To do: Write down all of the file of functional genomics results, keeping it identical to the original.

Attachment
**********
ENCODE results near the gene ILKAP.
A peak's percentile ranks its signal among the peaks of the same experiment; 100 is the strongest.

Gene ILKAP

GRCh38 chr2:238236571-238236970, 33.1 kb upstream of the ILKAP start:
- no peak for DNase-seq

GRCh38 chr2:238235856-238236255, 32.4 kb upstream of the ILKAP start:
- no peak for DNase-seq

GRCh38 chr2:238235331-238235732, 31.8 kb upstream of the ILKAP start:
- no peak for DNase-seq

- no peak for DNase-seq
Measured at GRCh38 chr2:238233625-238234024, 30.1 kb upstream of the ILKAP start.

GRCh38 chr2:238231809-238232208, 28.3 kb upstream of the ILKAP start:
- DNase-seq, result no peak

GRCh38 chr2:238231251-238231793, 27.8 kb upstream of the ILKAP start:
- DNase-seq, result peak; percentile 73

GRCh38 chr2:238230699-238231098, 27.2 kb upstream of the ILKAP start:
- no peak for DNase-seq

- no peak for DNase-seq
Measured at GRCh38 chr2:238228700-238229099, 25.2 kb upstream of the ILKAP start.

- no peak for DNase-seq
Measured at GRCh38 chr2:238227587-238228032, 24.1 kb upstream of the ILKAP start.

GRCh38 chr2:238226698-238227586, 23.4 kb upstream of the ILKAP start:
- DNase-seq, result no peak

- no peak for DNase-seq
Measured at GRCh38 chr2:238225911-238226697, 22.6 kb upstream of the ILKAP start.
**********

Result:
ENCODE results near the gene ILKAP.
A peak's percentile ranks its signal among the peaks of the same experiment; 100 is the strongest.

Gene ILKAP

GRCh38 chr2:238236571-238236970, 33.1 kb upstream of the ILKAP start:
- no peak for DNase-seq

GRCh38 chr2:238235856-238236255, 32.4 kb upstream of the ILKAP start:
- no peak for DNase-seq

GRCh38 chr2:238235331-238235732, 31.8 kb upstream of the ILKAP start:
- no peak for DNase-seq

- no peak for DNase-seq
Measured at GRCh38 chr2:238233625-238234024, 30.1 kb upstream of the ILKAP start.

GRCh38 chr2:238231809-238232208, 28.3 kb upstream of the ILKAP start:
- DNase-seq, result no peak

GRCh38 chr2:238231251-238231793, 27.8 kb upstream of the ILKAP start:
- DNase-seq, result peak; percentile 73

GRCh38 chr2:238230699-238231098, 27.2 kb upstream of the ILKAP start:
- no peak for DNase-seq

- no peak for DNase-seq
Measured at GRCh38 chr2:238228700-238229099, 25.2 kb upstream of the ILKAP start.

- no peak for DNase-seq
Measured at GRCh38 chr2:238227587-238228032, 24.1 kb upstream of the ILKAP start.

GRCh38 chr2:238226698-238227586, 23.4 kb upstream of the ILKAP start:
- DNase-seq, result no peak

- no peak for DNase-seq
Measured at GRCh38 chr2:238225911-238226697, 22.6 kb upstream of the ILKAP start.